MilOps Lahad Datu: Now Every Critique Can Fly…Kites

Those with keyboard military experience playing Command & Conquer et al are now asking why are our troops being flown using Air Asia aircraft. Lots of criticisms fly here and there accusing the armed forces of not having the capability to support such an operation…and this coming from the same group of people who questioned military and police purchases of new equipment.

First of all, it is normal for the military to utilise civilian aircraft to support operations, even if there is no critical operations taking place. The military has been using Malaysia Airlines for as long as I can remember, even when I was still a serving officer. Now, Air Asia is being contracted to ferry military personnel.

In this operation for Sabah, you need to move two infantry battalions from the Peninsula to Sabah, and move them in the quickest and fastest manner. All war materiel will be transported using the RMAF’s C-130 transport aircraft. You cannot transport armoured personnel carriers, artillery pieces in large numbers if the C-130 is filled with infantrymen. Logistically, an army has to arrive with its firepower at around the same time. You cannot deploy an army that is still waiting for its equipment.

Look at the picture below of our men leaving for Lebanon. What aircraft do you think carried their equipment?


And what did the British use to transport their men and materiel to the Falklands?


And what do the Americans use for deployments to Iraq and Afghanistan? The soldiers below are not at an Air Force base:


And how did they fly?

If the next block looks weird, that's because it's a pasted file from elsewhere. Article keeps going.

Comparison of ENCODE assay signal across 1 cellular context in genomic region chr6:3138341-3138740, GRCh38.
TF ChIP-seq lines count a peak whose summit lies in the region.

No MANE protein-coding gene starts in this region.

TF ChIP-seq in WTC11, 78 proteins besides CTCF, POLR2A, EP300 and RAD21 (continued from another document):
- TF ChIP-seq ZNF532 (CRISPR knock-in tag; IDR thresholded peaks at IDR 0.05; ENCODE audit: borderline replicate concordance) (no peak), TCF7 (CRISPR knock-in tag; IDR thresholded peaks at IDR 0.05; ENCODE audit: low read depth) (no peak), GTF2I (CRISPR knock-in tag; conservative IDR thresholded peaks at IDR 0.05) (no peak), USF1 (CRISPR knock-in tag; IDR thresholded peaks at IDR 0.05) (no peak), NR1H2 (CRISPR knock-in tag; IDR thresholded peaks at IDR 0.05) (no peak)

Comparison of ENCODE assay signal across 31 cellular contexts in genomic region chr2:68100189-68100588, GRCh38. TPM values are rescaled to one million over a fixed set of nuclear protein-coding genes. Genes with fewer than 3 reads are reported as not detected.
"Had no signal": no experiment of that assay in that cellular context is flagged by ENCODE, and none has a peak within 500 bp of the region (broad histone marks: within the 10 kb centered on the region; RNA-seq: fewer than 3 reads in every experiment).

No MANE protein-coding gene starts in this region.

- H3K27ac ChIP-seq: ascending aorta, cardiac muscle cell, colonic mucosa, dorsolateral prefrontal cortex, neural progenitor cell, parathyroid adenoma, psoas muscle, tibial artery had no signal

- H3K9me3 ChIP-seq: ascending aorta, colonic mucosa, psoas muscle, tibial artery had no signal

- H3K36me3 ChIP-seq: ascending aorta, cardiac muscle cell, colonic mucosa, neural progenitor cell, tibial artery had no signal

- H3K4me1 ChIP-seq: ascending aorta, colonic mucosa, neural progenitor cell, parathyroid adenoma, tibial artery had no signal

Come on, people! Most of you are learned lawyers and what-nots, but the way you think is just like a fourth grader. Use your brain if you actually have one. Stop whining, push politics aside and start supporting our men and women in blue and green because the closest you have been to going to war is only when you shout buckets-of-political-shit rhetoric and you are nowhere near the tenth percentile of being as brave as these men and women are.

So, just shut your trap if you have nothing good to say about them! Because you all sound like yeast-infected whiny old hags.

Sabah: Revisit 1950

We enter the fourth day of skirmishes with eight deaths on our side without any long-term solution. Fighting an almost endless stream of battle-hardened enemy along a porous coastline. Like it or not, we have to face the facts and hit it head on, and stop living in denial.

With Nur Misuari, leader of the MNLF, already giving a stern warning to Malaysia over the recent firefights, and the growing sentiment in the Philippines in support of their people fighting our forces on the eastern part of Sabah, we have no choice but to be firm. And when we fight an enemy that abides by no rules, we will have to make up our own as we did back in 1950.

The latest skirmish that cost the life of six police officers and men goes to show that there are sympathizers amongst the hundreds of thousands of Filipinos earning their living here – most calling Sabah home instead of the Moro region.

In view of this, I would like to suggest to the government to revisit the Briggs’ Plan not only to ensure that the militants do not get support from sympathizers, but also to ensure that those who are genuinely here to make Sabah home are well taken care of in terms of provisions and medical treatment.

I leave the mechanism to the authorities but this is no time to be pussy-footing. The Sabah coastline that is exposed to infiltration stretches from Kudat and all the way southeast to Tawau. Even if we deploy all 300,000 men of the police and Armed Forces, we would be stretching our resources film-thin.

Give it a thought, but please don’t take another 23 days to decide.